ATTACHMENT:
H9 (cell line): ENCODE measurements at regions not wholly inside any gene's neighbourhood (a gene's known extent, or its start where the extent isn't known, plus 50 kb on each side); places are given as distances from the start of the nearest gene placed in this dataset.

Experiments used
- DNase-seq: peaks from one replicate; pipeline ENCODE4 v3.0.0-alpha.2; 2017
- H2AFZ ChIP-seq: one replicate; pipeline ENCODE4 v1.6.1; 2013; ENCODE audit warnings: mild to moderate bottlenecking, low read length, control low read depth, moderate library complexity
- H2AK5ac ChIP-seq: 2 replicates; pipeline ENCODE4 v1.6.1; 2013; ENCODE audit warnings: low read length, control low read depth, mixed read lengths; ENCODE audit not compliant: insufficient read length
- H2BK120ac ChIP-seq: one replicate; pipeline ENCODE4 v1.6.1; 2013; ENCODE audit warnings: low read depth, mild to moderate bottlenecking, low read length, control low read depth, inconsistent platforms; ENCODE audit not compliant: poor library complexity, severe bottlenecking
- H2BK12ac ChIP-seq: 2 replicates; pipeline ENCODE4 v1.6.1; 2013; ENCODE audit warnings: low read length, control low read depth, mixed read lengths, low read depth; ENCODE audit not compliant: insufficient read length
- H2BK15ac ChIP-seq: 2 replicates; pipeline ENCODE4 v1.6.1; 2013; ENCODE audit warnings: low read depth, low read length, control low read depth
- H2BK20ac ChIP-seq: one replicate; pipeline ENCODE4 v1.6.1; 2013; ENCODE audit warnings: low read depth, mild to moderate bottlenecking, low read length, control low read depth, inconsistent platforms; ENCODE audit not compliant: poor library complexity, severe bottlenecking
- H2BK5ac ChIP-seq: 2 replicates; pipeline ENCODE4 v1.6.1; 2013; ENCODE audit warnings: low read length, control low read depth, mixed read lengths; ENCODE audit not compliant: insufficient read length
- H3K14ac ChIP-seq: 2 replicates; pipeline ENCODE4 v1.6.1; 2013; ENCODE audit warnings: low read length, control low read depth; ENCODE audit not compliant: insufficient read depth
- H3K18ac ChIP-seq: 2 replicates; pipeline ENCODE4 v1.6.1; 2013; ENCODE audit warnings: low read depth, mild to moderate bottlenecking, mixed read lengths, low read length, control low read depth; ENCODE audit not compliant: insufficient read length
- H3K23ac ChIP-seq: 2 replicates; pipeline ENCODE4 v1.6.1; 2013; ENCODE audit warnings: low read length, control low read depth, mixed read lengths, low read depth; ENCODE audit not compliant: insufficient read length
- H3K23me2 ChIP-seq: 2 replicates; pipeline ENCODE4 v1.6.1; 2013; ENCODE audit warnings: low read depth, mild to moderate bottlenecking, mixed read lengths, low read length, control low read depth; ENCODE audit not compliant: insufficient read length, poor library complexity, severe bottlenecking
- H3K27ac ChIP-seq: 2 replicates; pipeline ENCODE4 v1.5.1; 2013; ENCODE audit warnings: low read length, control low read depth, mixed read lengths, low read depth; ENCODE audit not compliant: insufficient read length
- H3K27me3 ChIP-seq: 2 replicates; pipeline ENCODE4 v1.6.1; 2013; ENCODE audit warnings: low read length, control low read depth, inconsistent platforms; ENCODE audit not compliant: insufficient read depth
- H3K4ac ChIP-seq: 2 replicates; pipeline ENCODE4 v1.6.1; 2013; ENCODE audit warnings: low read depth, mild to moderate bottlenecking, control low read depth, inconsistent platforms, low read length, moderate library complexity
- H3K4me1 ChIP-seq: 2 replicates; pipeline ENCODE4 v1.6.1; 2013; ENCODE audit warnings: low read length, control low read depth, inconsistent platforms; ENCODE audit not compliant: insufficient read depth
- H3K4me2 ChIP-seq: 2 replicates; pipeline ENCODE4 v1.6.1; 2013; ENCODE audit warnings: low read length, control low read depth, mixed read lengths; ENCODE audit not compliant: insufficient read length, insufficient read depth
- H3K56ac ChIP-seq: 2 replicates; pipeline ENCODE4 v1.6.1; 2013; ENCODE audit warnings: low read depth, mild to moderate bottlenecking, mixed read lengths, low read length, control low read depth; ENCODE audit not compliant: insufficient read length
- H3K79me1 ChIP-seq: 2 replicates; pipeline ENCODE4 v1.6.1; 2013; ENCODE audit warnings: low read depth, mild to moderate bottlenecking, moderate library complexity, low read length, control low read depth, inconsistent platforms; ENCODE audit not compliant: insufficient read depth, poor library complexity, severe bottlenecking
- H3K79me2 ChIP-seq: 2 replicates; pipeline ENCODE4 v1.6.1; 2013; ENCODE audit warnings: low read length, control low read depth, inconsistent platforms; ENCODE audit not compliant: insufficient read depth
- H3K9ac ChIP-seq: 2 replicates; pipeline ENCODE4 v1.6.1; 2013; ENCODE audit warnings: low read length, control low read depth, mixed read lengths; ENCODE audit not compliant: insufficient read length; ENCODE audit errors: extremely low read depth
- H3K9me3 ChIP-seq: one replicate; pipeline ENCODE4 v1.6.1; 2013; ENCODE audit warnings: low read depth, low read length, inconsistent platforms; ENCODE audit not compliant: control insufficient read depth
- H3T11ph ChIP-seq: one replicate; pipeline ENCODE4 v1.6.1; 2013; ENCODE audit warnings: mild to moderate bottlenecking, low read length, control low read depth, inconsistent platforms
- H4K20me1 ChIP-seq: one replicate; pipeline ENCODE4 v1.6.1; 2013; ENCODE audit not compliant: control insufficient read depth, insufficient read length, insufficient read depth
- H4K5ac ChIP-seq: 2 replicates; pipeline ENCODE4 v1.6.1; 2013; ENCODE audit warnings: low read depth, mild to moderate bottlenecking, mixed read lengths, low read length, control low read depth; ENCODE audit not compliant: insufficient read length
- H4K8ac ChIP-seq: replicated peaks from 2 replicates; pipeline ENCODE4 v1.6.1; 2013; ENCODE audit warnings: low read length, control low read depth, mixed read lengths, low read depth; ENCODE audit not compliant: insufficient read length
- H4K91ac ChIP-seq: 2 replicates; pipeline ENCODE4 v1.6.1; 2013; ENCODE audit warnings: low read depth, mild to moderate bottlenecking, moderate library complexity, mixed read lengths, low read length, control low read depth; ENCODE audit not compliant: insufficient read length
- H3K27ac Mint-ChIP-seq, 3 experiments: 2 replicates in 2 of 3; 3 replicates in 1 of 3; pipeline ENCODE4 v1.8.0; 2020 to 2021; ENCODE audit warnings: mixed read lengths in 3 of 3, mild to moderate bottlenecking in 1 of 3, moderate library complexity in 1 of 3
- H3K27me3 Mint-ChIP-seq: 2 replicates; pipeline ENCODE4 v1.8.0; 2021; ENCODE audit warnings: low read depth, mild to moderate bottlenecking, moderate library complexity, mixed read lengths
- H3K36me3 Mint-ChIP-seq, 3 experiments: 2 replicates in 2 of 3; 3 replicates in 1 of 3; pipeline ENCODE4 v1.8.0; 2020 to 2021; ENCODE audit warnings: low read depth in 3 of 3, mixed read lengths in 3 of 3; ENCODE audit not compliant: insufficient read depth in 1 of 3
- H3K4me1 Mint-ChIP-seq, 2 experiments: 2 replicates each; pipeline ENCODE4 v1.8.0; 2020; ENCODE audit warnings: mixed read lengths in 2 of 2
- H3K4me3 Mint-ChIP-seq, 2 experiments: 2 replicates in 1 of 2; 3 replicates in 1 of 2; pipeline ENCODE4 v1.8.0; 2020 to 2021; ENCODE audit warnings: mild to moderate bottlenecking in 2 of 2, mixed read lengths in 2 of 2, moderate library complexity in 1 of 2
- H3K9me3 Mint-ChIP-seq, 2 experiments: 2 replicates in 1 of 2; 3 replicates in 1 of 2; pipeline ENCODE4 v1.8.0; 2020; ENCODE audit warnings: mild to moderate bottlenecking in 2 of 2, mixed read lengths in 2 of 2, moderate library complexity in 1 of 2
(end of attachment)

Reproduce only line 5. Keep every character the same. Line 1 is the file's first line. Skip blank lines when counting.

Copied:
- H2AK5ac ChIP-seq: 2 replicates; pipeline ENCODE4 v1.6.1; 2013; ENCODE audit warnings: low read length, control low read depth, mixed read lengths; ENCODE audit not compliant: insufficient read length